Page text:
YESTERDAY, TODAY AND TOMORROW, Vittorio de Sica, director/Cult Films While this not be may not be the best of the several films which co-starred Sophia Loren and Marcello Mastroianni, it is nevertheless professional and diverting. Its director Vittorio de Sica, admittedly some way past his best, still delivers a film which has a great deal of winning charm – but how can one expect less from his actors? In some ways, the film is a reminder of a lost era of cinema – it’s difficult to imagine something like this being made today, not least because there are so few actors and actresses with the particular combination of talents of the two Italian stars here.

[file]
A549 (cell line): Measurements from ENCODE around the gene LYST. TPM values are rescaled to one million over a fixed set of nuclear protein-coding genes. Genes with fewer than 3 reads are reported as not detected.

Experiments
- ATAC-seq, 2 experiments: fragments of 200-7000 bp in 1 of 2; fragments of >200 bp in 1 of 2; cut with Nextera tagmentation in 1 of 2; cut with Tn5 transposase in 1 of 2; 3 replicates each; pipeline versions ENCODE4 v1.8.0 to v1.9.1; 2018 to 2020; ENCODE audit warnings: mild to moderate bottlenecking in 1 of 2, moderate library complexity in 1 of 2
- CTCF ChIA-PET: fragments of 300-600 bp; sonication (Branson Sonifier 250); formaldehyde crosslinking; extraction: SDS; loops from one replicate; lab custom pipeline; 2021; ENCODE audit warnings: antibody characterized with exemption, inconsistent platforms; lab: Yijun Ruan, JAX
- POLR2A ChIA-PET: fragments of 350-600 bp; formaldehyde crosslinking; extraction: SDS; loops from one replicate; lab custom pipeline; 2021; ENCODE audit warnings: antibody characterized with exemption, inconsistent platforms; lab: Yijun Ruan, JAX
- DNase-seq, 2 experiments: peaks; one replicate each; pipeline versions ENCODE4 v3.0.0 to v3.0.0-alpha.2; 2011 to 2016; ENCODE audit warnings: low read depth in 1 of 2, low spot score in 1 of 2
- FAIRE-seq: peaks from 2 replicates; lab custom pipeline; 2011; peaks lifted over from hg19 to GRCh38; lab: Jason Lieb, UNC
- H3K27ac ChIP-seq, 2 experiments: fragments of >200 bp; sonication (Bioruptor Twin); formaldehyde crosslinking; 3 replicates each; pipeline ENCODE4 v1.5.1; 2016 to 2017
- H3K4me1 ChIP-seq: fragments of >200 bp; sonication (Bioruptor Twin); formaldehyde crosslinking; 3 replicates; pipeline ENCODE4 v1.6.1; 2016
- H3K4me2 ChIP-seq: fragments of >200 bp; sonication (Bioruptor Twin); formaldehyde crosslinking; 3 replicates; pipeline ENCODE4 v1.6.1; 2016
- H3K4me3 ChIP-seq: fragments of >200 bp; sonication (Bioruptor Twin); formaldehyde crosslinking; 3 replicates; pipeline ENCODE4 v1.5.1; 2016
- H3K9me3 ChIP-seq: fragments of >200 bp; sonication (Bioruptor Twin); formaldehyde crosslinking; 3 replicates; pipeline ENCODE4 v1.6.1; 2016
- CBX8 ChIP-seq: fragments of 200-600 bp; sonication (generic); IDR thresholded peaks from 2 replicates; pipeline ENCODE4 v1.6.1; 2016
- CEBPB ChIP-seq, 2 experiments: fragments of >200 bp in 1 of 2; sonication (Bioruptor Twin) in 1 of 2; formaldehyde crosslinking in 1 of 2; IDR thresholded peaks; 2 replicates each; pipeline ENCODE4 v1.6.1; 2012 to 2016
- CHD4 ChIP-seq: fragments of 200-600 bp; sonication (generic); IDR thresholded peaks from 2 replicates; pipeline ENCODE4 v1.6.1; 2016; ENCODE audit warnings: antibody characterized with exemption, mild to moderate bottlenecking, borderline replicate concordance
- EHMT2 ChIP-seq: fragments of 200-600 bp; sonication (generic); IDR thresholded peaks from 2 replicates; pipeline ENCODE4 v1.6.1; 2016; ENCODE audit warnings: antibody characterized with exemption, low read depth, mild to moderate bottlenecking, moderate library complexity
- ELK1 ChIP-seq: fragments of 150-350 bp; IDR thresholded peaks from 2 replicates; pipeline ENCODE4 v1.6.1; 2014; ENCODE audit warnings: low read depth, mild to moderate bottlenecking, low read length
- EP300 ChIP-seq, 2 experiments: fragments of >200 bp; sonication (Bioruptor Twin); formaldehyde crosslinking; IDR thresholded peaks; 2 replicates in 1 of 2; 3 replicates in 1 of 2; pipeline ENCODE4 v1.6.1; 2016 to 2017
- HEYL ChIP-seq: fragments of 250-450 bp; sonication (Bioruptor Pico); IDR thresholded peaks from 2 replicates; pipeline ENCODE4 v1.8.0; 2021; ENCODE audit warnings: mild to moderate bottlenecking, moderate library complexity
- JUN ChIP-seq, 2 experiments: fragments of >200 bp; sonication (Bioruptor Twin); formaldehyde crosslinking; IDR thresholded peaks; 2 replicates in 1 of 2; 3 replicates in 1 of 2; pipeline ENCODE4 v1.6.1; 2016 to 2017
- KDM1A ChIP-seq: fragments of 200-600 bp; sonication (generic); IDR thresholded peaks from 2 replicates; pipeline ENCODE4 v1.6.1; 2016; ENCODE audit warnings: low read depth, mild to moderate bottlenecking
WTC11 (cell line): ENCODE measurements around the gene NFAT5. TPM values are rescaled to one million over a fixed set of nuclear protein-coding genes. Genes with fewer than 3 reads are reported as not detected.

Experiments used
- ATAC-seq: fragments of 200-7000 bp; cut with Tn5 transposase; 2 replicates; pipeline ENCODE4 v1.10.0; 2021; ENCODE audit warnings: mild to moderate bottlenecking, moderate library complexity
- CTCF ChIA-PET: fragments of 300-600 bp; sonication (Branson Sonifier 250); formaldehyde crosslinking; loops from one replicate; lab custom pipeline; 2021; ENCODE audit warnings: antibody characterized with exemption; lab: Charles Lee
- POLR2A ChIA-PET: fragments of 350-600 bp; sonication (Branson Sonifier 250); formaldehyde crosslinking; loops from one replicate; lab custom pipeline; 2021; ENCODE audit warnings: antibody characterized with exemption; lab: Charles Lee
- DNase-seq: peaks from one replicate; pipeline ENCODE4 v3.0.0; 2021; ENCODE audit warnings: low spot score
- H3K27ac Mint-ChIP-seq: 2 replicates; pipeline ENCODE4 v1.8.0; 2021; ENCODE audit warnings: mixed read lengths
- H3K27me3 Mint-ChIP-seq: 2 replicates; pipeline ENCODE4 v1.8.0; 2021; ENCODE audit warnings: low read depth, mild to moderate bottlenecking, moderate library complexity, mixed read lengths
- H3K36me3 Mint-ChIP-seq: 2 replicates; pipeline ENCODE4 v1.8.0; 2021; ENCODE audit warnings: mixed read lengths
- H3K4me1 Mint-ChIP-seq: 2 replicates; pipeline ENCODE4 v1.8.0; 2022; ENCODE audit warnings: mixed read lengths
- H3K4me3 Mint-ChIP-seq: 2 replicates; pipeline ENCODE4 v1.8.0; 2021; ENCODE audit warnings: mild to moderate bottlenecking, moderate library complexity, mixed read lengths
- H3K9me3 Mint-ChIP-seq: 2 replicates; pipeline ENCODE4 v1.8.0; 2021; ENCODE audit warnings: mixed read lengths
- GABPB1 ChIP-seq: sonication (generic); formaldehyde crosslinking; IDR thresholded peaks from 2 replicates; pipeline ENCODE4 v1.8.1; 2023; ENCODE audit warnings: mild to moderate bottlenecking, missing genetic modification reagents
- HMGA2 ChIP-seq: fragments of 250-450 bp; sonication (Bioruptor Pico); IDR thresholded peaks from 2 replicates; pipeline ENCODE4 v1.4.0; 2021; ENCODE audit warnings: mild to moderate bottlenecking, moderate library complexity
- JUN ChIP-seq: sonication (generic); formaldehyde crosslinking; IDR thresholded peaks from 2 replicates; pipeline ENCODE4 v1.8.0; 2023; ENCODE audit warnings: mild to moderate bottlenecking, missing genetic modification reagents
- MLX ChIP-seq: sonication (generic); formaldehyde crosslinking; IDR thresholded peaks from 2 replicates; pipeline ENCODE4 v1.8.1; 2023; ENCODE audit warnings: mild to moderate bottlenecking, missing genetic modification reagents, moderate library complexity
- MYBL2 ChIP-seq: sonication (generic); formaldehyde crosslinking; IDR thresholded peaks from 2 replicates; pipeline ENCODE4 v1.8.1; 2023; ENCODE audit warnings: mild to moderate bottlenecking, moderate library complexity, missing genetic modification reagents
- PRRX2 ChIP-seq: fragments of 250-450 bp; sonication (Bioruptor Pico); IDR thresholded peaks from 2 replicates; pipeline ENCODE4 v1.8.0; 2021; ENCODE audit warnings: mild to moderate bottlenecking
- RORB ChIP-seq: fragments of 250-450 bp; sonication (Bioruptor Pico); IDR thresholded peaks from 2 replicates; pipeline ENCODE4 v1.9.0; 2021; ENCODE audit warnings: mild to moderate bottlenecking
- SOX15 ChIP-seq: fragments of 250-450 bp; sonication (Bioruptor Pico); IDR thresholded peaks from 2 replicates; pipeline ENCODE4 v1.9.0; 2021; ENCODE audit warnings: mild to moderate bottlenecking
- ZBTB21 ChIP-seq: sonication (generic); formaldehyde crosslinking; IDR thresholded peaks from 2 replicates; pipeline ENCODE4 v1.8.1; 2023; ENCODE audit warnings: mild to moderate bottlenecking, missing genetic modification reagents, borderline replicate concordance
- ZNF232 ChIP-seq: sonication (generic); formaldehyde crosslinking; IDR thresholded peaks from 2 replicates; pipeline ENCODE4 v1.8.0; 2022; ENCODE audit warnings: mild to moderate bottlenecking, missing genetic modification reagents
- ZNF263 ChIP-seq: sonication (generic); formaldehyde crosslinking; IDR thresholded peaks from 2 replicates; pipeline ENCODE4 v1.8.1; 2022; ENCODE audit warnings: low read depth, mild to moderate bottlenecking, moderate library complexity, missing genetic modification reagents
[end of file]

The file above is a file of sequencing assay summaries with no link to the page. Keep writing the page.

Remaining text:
SHOCK TREATMENT Jim Sharman, director/Arrow Blu-Ray If you’re looking for something as groundbreaking as The Rocky Horror Picture Show was, you may be disappointed, but there is no denying the skill of this sort-of-follow-up, with moments of excess that are pleasingly diverting but without the charge of the original. From the writer and director of The Rocky Horror Picture Show Richard O’Brien and Jim Sharman, the film is available on Blu-ray for the first time. Several years on from the events of the original Rocky Horror Picture Show, Brad and Janet Majors find their strained marriage put to the test on popular Denton TV show Marriage Maze. Brad is heavily sedated and institutionalised, whilst Janet is given a radical makeover and primed for stardom. But what are the real motivations behind the kooky DTV crew and their enigmatic head-honcho, Farley Flavors? This is a digital transfer from original film elements High Definition Blu-ray (1080p) presentation 5.1 and Mono audio options.